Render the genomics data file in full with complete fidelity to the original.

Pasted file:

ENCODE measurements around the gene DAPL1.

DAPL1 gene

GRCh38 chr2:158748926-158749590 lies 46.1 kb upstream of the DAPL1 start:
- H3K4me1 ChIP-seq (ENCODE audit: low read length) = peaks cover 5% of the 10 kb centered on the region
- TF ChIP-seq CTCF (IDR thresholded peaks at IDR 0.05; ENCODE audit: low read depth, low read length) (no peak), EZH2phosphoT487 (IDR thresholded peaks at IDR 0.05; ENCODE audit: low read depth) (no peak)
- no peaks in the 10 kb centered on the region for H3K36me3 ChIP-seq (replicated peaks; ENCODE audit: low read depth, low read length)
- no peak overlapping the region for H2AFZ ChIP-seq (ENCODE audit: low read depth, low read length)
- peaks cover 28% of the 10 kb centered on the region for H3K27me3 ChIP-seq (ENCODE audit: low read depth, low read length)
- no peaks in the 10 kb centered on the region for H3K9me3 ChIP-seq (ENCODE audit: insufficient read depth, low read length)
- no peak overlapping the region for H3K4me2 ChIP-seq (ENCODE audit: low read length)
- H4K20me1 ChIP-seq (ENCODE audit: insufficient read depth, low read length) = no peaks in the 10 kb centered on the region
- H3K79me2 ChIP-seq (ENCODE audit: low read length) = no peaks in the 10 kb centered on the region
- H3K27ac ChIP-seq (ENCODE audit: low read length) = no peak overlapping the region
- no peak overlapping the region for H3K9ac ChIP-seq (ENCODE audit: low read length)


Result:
ENCODE measurements around the gene DAPL1.

DAPL1 gene

GRCh38 chr2:158748926-158749590 lies 46.1 kb upstream of the DAPL1 start:
- H3K4me1 ChIP-seq (ENCODE audit: low read length) = peaks cover 5% of the 10 kb centered on the region
- TF ChIP-seq CTCF (IDR thresholded peaks at IDR 0.05; ENCODE audit: low read depth, low read length) (no peak), EZH2phosphoT487 (IDR thresholded peaks at IDR 0.05; ENCODE audit: low read depth) (no peak)
- no peaks in the 10 kb centered on the region for H3K36me3 ChIP-seq (replicated peaks; ENCODE audit: low read depth, low read length)
- no peak overlapping the region for H2AFZ ChIP-seq (ENCODE audit: low read depth, low read length)
- peaks cover 28% of the 10 kb centered on the region for H3K27me3 ChIP-seq (ENCODE audit: low read depth, low read length)
- no peaks in the 10 kb centered on the region for H3K9me3 ChIP-seq (ENCODE audit: insufficient read depth, low read length)
- no peak overlapping the region for H3K4me2 ChIP-seq (ENCODE audit: low read length)
- H4K20me1 ChIP-seq (ENCODE audit: insufficient read depth, low read length) = no peaks in the 10 kb centered on the region
- H3K79me2 ChIP-seq (ENCODE audit: low read length) = no peaks in the 10 kb centered on the region
- H3K27ac ChIP-seq (ENCODE audit: low read length) = no peak overlapping the region
- no peak overlapping the region for H3K9ac ChIP-seq (ENCODE audit: low read length)